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UAAM poetry night brings culture to Tech students

October 31, 2013

 

JOHN SADLER
Staff Reporter

 

Halfway through his poem, Wiliam Washington’s microphone went out. Amid cheers of “You’ve got it, Will,” and “Keep going, man,” Washington kept going on with the strength of his voice alone.

 

Taqi Mustafaa uses a cellphone as a  nontraditional medium to recite poetry at the annual UAAM poetry night. - Photo by Kayla Frith

Taqi Mustafaa uses a cellphone as a nontraditional medium to recite poetry at the annual UAAM poetry night. – Photo by Kayla Frith

When he left the stage, the audience stood and snapped their fingers.

 

These were just some of the events at the United African American Men’s annual poetry night last Wednesday.

 

Poetry night is an event that brings students to both watch and perform their own pieces.

 

“UAAM is famous on campus for its poetry nights. No other organization will even try to do one,” said D’Andre Lee, a graphic design sophomore and the supervisor of poetry night.

 

Lee said the events in the past have drawn people from outside of Tech, and he expects the trend to continue.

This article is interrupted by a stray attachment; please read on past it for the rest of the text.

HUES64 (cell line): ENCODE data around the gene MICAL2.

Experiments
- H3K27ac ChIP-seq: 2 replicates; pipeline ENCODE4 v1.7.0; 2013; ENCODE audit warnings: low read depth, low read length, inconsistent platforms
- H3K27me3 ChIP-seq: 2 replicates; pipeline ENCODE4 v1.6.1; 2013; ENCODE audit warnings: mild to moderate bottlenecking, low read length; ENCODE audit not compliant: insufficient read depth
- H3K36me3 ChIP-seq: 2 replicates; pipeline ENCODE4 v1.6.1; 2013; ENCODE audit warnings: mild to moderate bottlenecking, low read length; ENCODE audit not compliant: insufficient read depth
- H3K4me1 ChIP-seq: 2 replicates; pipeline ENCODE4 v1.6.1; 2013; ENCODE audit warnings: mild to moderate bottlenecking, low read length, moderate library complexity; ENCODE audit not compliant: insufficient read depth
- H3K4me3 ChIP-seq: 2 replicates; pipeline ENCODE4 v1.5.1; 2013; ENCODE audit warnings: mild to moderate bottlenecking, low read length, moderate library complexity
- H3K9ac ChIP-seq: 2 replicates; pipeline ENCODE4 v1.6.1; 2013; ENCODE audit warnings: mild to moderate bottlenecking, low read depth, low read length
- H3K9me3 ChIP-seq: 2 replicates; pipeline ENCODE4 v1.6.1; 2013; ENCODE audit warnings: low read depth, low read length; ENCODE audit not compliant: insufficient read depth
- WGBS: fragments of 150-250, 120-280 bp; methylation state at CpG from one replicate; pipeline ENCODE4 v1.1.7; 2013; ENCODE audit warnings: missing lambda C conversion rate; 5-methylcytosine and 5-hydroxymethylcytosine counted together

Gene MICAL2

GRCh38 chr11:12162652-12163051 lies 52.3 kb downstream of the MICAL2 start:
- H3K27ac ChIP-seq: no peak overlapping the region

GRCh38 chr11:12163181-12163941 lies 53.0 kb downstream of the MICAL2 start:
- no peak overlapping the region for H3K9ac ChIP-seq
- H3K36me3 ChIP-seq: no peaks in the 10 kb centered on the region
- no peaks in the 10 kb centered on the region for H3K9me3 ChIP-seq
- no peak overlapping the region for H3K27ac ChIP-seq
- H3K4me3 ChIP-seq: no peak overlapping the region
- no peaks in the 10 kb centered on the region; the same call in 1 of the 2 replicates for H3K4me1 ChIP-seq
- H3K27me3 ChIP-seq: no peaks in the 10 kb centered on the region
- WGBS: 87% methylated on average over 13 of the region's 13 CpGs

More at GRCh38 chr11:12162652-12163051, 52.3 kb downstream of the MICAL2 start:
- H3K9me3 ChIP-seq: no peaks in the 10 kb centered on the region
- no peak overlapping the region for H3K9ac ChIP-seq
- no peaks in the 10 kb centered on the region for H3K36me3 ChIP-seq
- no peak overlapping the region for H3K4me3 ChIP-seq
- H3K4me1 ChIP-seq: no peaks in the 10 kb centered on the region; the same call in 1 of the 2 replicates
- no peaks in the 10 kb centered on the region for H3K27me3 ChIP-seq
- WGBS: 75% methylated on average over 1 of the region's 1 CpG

“We don’t discriminate. If you’re from Grambling, and you want to come perform or watch, we’re more than happy to have you,” he said.

 

Lee said the event brings culture to the Tech campus and student body.

 

“Our organization is about service, giving back, and uplift,” he said. “Not just for the African-American community, but for everyone. Poetry night gives all these students the chance to get a little display of the arts.”

 

Ephraim Fields, the UAAM president, said the student body appreciates the event and its artistic value.

 

“The audience always loves it,” he said. “The topics that are spoken about are always very diverse so everybody can find something they can relate to.”

 

Fields said the poetry night is a cathartic event for some of its participants.

 

“I think a lot of people use it as a form of venting or expression,” he said. “It can be reflective of very personal struggles.”

 

Washington, a freshman business management major, said that he agreed that reciting a poem could act as a release, due to the personal feelings contained in them.

 

“Poetry isn’t like music,” he said. “It doesn’t rely on a beat. It’s free-flowing. It lets the writer speak what is on his mind.”

 

Washington said he was ecstatic when he found out about the event in time to perform.

 

“I went to the UAAM barbeque and they told me about it and I immediately wanted to come,” he said. “This isn’t my first time. I’ve been performing my poetry for a while now.”

 

Other speakers shared his excitement, including Taqi Mustafaa, a senior sociology major.

 

“Poetry is one of my passions,” said Mustafaa. “It’s a simple thing, and it can have so much impact on your life.”

 

Mustafaa said poetry is important because it can lend new meaning to words used in everyday life.

 

“The things you say and mean should be sacred to you,” he said. “Poetry gives you great experience in that. It helps you pick the right words.”

 

Email comments to jts040@latech.edu.

 

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